UTB’s Esperanza or the Immediate Effects of a Nonviolent Campaign

    When in the course of human events, it sometimes seems that one’s voice is so small, one’s life only a seashell, one’s impact little more than a leaf here and gone. Some may have shouted the same about the No Border Wall Walk which occurred last week from March 8-16, decrying it little more than a symbolic demonstration. Many people we spoke to in communities like Granjeno, El Calaboz, and Los Indios had lost hope that the government would listen to la gente, the regular people.

    But the participants in the No Border Wall Walk persisted in both the symbolic and the pragmatic aspects of this nonviolent demonstration. One of our aims was most certainly to get national media attention to humanize the southern Texas which would be affected and highlight the beautiful river and wildlife which would be devastated by a border wall. However, we also came with a pragmatic aim to familiarize border residents with their rights and encourage them to avail themselves of the many law firms which would take their cases for free. We recognized that if we needed more than merely media attention; like Cesar Chavez said, “not recognition, but signed contracts; not recognition, but good wages; not recognition, bu a strong union.” We were seeking more than just a media blitz and recognition; we sought to unify and encourage the Valley residents.

    Because of the efforts of those nine individuals who walked the entire 126 miles, because of the more than 300 people who walked a portion of the walk, and because of 400-500 people who participate in the final rally at UTB’s campus on Sunday the 16th, we must claim some responsibility for the fact that today the U.S. government finally admitted the need to explore alternatives to a border wall. This admission came as a result of the settlement of a land condemnation suit between UTB President Juliet Garcia and the United States government. Garcia said, “They’re not allowed to mow a single blade of grass without our permission” (http://www.valleymorningstar.com/articles/university_21816___article.html/brownsville_federal.html)

    While President Garcia was unable to officially endorse the No Border Wall Walk or its final rally on the UTB campus because of her involvement in the lawsuit, she did seem to intimate that she hoped UTB students like Crystal Canales would participate in the walk and its mission. The main reason the nine-day march ended at UTB instead of the bridge or Immaculate Conception Cathedral was that we wished to show solidarity with the university’s efforts to curb the Secure Fence Act of 2006. Joining us in that walk and that show of unity was a UTB professor who was involved in a similar lawsuit of the government surveys and who actually filed a counter-suit. Eloisa Tamez spoke her encouragement for any and all affected parties, galvanizing them to take heart and take case with a government which has overstepped its legal bounds and forsaken its morality in proposing a border wall anywhere.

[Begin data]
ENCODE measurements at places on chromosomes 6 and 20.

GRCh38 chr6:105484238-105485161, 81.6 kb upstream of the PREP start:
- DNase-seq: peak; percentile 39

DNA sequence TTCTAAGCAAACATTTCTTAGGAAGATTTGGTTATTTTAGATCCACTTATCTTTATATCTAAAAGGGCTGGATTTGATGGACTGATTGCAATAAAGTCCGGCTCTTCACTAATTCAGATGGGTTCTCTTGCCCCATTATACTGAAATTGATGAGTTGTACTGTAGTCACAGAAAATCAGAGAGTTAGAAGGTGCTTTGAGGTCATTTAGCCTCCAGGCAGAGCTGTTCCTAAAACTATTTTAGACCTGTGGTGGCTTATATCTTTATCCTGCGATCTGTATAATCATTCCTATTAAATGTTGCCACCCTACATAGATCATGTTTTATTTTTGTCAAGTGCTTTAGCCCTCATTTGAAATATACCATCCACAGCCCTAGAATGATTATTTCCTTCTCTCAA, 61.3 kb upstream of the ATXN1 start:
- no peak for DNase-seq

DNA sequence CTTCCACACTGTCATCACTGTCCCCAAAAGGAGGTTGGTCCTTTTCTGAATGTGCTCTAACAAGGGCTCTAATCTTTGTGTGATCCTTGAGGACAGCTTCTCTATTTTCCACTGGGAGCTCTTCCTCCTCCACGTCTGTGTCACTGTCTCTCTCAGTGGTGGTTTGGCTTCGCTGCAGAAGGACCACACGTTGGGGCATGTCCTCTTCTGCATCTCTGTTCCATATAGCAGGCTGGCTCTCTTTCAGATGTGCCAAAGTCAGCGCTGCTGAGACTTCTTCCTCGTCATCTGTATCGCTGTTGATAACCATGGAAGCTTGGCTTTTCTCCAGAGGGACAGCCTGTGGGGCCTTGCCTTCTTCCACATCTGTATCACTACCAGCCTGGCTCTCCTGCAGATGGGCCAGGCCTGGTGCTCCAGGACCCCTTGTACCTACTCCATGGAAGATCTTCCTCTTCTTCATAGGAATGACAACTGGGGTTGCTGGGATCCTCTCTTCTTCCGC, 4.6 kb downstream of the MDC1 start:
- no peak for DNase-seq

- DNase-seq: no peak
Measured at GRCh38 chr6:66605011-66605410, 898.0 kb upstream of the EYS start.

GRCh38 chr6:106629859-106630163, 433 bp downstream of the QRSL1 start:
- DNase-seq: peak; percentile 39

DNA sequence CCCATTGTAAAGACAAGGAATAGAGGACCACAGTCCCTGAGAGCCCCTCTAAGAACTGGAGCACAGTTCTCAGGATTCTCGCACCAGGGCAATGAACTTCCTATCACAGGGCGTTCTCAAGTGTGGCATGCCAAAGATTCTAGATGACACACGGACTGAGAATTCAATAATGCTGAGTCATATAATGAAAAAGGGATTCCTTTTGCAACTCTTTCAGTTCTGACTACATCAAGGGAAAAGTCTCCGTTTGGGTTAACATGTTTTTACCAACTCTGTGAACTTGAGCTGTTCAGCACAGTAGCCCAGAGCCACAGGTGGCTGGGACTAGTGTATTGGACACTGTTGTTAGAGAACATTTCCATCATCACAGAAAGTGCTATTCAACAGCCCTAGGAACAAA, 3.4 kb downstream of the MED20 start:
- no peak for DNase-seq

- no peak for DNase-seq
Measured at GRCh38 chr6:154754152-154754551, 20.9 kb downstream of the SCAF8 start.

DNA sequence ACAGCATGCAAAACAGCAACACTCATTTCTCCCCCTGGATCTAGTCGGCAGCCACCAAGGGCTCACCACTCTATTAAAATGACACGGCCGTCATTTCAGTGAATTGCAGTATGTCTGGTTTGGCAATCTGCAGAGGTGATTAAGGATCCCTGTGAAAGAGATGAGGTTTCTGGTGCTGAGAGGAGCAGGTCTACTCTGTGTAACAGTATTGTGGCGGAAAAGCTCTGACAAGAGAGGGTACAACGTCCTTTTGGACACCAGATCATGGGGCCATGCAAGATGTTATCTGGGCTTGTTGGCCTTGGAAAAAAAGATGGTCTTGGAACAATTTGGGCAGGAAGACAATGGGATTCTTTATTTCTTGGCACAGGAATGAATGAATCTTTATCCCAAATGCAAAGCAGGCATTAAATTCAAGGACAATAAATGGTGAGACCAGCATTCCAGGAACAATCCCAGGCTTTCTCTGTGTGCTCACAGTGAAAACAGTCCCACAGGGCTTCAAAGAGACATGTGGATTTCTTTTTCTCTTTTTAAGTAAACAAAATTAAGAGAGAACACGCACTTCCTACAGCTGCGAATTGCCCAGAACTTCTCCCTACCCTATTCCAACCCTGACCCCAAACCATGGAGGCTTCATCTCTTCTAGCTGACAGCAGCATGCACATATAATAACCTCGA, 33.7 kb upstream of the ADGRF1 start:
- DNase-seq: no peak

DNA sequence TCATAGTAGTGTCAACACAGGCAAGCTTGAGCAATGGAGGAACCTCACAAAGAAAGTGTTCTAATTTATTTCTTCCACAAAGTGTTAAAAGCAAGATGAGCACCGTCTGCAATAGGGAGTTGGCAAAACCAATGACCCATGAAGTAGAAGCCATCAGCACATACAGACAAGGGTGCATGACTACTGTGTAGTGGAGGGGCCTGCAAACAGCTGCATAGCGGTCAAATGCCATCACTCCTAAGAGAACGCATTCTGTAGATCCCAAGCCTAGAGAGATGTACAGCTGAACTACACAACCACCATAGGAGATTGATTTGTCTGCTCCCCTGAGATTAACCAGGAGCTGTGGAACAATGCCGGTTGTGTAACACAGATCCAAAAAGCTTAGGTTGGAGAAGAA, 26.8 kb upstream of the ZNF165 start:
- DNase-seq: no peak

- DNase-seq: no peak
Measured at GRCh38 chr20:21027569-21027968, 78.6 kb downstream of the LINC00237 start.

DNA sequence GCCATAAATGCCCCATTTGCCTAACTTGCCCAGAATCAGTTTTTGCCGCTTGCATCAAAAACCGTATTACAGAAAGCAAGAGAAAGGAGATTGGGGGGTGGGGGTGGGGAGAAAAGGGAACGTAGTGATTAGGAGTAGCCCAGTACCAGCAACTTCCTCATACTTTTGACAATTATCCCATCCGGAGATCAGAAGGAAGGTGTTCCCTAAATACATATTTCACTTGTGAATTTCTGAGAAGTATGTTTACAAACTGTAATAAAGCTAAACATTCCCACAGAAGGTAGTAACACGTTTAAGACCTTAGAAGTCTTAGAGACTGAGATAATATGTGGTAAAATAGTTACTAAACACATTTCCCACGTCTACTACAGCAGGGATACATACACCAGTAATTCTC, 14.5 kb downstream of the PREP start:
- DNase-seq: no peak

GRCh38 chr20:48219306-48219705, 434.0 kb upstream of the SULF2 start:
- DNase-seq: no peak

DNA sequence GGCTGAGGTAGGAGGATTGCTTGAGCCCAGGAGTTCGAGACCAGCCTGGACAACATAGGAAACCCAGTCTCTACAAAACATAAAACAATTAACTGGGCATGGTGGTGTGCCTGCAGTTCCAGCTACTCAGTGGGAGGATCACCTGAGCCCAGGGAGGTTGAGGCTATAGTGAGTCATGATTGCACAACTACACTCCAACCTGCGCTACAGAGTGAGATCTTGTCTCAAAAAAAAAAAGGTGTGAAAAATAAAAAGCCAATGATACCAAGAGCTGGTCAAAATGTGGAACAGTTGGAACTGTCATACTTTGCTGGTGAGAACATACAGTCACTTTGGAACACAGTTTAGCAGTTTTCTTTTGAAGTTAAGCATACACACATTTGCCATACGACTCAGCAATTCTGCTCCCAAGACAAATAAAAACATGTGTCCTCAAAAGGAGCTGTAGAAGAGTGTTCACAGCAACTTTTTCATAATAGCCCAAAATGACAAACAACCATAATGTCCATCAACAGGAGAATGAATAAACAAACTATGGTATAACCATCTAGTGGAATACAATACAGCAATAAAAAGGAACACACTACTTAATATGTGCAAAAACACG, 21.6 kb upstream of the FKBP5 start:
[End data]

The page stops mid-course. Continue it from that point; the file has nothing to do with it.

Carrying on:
Hillary Clinton’s visit to UTB, and her subsequent televised statement of the absurdity of a border wall amputating part of the campus, surely helped bring this case to a favorable conclusion for President Garcia and the rest of Brownsville. Garcia said she hoped this victory served “to test the outer edges of the rights landowners have.” Hopefully, the outcome of this case and Professor Tamez’s lawsuit will encourage the hundreds of residents on the fence right now. Over the coming weeks, concerned citizens will continue to speak with local residents in these border communities, clearly relaying their rights and telling them about free legal aid. If protests and media coverage like that of last week can be coupled with hundreds or thousands of lawsuits, perhaps those parties concerned will finally be made to admit the shame of the Secure Fence Act of 2006 and we can all begin to explore more sustainable, positive, lasting, and nonviolent solutions to problems which primarily stem from a lack of communication – precisely the communication which a wall would end altogether, precisely the sort of nonpartisan dialogue that was happening two years ago despite the Secure Fence Act legislation.

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